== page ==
Home Again Home Again

One of the first things we did when we returned home to Mt. Pleasant, SC was to interview at-home caregiver businesses to take me to therapy whenever I would have it and provide in-home care. We were not having much success in finding the ideal situation, but, then my buddy Michael Onorato stepped up to the plate. Michael agreed he would take me to therapy everyday and hang out with me in my off time. I was, and still am, very appreciative that my elementary school buddy would do such an awesome thing for me! My parents and I initially went to East Cooper Hospital on September 11, 2014 for a PT, OT and Speech Therapy eval, as recommended by Shepherd Center’s outpatient facility. After my PT and OT appointments we heard the unfortunate news that insurance was no longer going to cover Speech Therapy. After hearing that my heart dropped, but the East Cooper Speech Pathologist, Katie Edwards, was nice enough to give me a free eval while my dad contacted both our insurance case manager at the time and Shepherd’s Pathways. East Cooper’s PT therapist, Suzanne Rodgers, was also nice and told us that she didn’t think that East Cooper rehab would be the best therapy source for my TBI related injuries and specific therapy needs, so she referred us to MUSC and provided us with MUSC’s outpatient therapy’s number.

Walking on the elbow platform walker at MUSC.

Walking on the elbow platform walker at MUSC.

Once we got into therapy at MUSC I was registered with all three disciplines, which were once again covered by insurance, even Speech (thankfully). I started in PT learning how to scoot down a mat, which doubled as my bed, while sitting on the edge and walking on an elbow platform walker, focusing on lifting my left leg fully. In OT I would put a heated pad on my left shoulder’s pectoral muscle to help loosen it up before stretching it and trying to open sealed containers myself. For Speech Therapy I was mostly focusing on the letters my tongue was having troubles producing like ‘K’, ‘G’ and ‘CH’. Unfortunately, MUSC was unable to schedule therapies more than one or two times a week. With my injuries I needed to work as hard and often as I could to achieve the best outcome for my recovery. So one day while I was at MUSC my dad did some investigating and found Roper St. Francis Rehabilitation Hospital who said they could give me all three disciplines three days a week.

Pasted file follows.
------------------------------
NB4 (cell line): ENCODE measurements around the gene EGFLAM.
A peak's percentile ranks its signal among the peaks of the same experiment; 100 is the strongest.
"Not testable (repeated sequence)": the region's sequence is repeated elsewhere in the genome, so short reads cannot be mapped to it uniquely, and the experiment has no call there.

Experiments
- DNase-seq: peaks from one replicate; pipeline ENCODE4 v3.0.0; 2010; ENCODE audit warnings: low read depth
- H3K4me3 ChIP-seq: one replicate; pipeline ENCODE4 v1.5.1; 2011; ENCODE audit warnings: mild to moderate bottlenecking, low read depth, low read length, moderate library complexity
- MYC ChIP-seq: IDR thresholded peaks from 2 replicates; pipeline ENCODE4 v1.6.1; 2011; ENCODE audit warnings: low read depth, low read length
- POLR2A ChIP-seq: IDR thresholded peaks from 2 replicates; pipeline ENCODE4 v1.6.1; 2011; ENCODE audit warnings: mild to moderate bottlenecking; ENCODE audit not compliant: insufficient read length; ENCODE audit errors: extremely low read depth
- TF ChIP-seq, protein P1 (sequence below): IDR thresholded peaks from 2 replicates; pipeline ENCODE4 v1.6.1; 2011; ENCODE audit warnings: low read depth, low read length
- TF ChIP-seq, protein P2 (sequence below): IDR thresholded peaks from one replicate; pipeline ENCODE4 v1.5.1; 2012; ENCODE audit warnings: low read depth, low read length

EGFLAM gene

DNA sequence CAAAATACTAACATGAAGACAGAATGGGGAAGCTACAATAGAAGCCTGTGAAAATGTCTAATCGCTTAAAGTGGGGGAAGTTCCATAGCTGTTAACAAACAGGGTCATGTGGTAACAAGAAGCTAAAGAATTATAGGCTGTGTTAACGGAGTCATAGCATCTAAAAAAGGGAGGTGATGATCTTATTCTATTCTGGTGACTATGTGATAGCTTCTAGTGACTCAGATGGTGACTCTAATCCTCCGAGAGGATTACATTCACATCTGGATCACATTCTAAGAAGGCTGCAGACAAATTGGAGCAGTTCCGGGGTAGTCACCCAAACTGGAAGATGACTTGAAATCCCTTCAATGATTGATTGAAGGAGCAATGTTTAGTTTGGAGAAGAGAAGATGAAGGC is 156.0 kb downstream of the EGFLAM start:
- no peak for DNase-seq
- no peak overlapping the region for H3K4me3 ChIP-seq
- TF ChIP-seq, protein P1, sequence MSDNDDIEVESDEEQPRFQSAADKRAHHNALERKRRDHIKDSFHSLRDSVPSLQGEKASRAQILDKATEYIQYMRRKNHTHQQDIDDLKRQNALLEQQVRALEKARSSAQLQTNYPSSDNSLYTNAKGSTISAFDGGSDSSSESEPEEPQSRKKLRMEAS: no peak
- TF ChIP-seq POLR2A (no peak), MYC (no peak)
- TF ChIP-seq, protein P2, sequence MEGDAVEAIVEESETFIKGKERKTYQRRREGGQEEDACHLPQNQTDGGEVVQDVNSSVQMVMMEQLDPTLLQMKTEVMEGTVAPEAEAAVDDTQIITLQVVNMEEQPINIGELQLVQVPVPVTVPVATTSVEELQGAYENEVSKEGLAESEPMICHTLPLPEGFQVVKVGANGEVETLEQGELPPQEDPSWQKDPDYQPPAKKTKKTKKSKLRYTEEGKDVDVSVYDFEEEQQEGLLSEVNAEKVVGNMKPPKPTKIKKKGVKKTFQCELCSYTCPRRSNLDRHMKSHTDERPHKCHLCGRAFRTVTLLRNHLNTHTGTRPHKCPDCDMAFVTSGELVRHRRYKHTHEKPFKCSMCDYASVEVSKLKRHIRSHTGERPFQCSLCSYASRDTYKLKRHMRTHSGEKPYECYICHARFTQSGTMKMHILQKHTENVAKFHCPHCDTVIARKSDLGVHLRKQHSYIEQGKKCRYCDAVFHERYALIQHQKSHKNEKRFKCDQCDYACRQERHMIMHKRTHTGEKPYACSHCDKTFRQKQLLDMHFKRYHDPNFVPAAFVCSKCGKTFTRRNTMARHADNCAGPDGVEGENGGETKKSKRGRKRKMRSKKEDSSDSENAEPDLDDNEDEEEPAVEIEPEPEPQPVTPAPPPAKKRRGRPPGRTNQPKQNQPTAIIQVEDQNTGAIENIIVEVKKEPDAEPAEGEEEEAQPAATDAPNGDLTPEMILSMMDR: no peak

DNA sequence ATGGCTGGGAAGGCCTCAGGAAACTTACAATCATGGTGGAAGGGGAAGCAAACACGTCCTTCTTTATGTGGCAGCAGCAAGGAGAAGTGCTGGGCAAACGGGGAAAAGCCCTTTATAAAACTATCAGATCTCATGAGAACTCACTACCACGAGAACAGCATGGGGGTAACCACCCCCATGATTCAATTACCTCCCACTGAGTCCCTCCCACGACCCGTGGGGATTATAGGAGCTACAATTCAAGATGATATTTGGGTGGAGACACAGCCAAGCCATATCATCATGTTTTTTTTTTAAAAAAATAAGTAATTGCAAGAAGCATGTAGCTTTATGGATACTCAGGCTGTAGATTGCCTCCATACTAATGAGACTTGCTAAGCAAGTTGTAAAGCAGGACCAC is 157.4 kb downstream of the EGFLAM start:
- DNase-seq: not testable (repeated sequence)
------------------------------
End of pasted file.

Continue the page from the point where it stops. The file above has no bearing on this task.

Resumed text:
Katherine, Michael and me during a PT session

Katherine, Michael and me during a PT session.

I am now attending Roper St. Francis and have been since December 9, 2014 (almost a YEAR!!). My PT is a recent graduate from MUSC, Katherine Bennett, who is all about nuero-cases and has recently gotten her nuero-IFRAH certification. We have been working on everything from isolated muscle strengthening to walking with no support or assistance. I initially started PT for 1 hour 3 days a week, but am now doing 2 hours 4 days a week because Katherine saw my potential and enjoys working with me! My OTs, Tara Murphy and Lindsay Deane, are awesome as well. We are currently focusing on getting more range of motion out of my left arm and I’ve already learned how to put on all of my clothes myself. One of my OTs recommended I should get tendon release surgery on my left finger joints because they want to fist-up and we’ve already tried everything we can do to get them to relax, so I am having surgery to relax my fingers in a few weeks, December 3, 2014 (right fingers crossed). I was released from Speech Therapy at Roper around May 2014 because the therapist ran out of ideas to help me gain anymore speech intelligibility or to help my dysarthria. Since May I started with a few new Speech Pathologists at East Cooper Hospital: JoAnn Fischer, who previously worked with TBI cases in Baltimore, at the Kennedy Krieger Institute; Katie Edwards, the one who had been nice enough upon my return home to give me my initial speech eval; and Kaylen Alford, a recent graduate from App State with her degree in Speech Therapy. I just finished 6 weeks of LSVT (Lee Silverman Voice Therapy) to help get the volume of my voice up to a higher decibel in everyday conversation. And while doing my ‘ahh’s I got them up from 3 seconds while at Shepherd Center all the way up to 19.5 seconds with the help of East Cooper! So that’s my story so far. I will make sure to keep you all posted on big obstacles that I overcome and how my surgery goes on December 3rd!